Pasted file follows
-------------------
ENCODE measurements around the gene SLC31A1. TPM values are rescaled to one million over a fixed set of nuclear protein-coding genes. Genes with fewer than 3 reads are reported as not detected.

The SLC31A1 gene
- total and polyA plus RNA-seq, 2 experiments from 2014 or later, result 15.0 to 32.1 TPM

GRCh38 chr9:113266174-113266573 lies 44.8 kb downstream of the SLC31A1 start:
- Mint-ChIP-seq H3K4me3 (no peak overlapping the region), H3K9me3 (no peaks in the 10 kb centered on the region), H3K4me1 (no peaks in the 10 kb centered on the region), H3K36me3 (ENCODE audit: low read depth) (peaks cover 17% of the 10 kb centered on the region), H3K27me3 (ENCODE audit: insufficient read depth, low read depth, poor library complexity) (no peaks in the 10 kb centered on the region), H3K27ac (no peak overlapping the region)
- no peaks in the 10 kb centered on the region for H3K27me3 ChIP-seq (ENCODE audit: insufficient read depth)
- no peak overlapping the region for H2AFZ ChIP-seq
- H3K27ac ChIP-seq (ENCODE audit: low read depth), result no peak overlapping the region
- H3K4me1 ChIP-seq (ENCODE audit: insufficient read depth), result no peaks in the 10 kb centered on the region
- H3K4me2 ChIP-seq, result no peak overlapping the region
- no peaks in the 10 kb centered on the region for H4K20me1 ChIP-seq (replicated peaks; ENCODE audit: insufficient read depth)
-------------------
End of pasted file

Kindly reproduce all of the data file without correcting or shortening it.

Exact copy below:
ENCODE measurements around the gene SLC31A1. TPM values are rescaled to one million over a fixed set of nuclear protein-coding genes. Genes with fewer than 3 reads are reported as not detected.

The SLC31A1 gene
- total and polyA plus RNA-seq, 2 experiments from 2014 or later, result 15.0 to 32.1 TPM

GRCh38 chr9:113266174-113266573 lies 44.8 kb downstream of the SLC31A1 start:
- Mint-ChIP-seq H3K4me3 (no peak overlapping the region), H3K9me3 (no peaks in the 10 kb centered on the region), H3K4me1 (no peaks in the 10 kb centered on the region), H3K36me3 (ENCODE audit: low read depth) (peaks cover 17% of the 10 kb centered on the region), H3K27me3 (ENCODE audit: insufficient read depth, low read depth, poor library complexity) (no peaks in the 10 kb centered on the region), H3K27ac (no peak overlapping the region)
- no peaks in the 10 kb centered on the region for H3K27me3 ChIP-seq (ENCODE audit: insufficient read depth)
- no peak overlapping the region for H2AFZ ChIP-seq
- H3K27ac ChIP-seq (ENCODE audit: low read depth), result no peak overlapping the region
- H3K4me1 ChIP-seq (ENCODE audit: insufficient read depth), result no peaks in the 10 kb centered on the region
- H3K4me2 ChIP-seq, result no peak overlapping the region
- no peaks in the 10 kb centered on the region for H4K20me1 ChIP-seq (replicated peaks; ENCODE audit: insufficient read depth)